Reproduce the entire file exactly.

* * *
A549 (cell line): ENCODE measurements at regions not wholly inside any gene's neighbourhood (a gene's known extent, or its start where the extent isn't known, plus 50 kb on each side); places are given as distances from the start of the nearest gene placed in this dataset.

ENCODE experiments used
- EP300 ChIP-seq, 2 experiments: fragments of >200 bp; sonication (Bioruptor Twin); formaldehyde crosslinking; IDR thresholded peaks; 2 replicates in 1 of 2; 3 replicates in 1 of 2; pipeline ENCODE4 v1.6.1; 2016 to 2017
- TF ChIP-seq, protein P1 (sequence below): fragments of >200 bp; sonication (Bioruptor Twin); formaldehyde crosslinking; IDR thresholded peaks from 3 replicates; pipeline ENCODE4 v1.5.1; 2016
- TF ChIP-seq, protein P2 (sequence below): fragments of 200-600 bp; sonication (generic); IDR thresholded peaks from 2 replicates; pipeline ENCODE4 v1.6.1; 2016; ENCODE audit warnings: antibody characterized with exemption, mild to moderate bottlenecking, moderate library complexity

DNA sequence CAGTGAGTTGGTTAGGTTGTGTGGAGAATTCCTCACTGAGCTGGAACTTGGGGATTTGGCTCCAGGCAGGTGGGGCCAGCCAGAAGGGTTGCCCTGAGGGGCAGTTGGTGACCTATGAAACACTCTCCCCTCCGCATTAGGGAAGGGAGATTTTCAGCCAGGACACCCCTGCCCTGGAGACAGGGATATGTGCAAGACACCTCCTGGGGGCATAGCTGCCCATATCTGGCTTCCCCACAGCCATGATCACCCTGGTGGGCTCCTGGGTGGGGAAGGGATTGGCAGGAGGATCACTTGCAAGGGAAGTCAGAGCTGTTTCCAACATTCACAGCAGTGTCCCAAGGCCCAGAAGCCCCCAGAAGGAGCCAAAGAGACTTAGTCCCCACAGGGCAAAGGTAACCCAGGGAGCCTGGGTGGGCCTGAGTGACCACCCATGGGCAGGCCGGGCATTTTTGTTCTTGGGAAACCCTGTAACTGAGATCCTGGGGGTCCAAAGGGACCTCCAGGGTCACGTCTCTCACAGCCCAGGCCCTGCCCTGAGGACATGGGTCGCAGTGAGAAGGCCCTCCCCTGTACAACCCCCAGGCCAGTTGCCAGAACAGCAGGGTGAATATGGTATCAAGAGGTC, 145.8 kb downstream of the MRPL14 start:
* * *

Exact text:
A549 (cell line): ENCODE measurements at regions not wholly inside any gene's neighbourhood (a gene's known extent, or its start where the extent isn't known, plus 50 kb on each side); places are given as distances from the start of the nearest gene placed in this dataset.

ENCODE experiments used
- EP300 ChIP-seq, 2 experiments: fragments of >200 bp; sonication (Bioruptor Twin); formaldehyde crosslinking; IDR thresholded peaks; 2 replicates in 1 of 2; 3 replicates in 1 of 2; pipeline ENCODE4 v1.6.1; 2016 to 2017
- TF ChIP-seq, protein P1 (sequence below): fragments of >200 bp; sonication (Bioruptor Twin); formaldehyde crosslinking; IDR thresholded peaks from 3 replicates; pipeline ENCODE4 v1.5.1; 2016
- TF ChIP-seq, protein P2 (sequence below): fragments of 200-600 bp; sonication (generic); IDR thresholded peaks from 2 replicates; pipeline ENCODE4 v1.6.1; 2016; ENCODE audit warnings: antibody characterized with exemption, mild to moderate bottlenecking, moderate library complexity

DNA sequence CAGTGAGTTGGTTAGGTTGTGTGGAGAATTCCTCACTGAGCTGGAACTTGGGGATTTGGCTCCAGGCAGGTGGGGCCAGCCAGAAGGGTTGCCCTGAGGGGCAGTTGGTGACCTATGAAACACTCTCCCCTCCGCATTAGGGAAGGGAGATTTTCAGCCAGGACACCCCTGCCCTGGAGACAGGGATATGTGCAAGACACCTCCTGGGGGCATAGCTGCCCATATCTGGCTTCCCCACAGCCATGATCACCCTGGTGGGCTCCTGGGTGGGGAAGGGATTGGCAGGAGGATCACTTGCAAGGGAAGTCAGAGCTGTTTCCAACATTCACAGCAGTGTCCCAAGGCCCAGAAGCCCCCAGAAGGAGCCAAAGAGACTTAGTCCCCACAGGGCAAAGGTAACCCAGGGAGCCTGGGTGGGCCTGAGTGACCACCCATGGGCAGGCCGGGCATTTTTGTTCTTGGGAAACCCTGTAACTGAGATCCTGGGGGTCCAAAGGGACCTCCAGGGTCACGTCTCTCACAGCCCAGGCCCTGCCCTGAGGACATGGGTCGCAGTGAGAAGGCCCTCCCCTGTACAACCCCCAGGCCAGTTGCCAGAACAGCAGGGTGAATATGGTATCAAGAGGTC, 145.8 kb downstream of the MRPL14 start: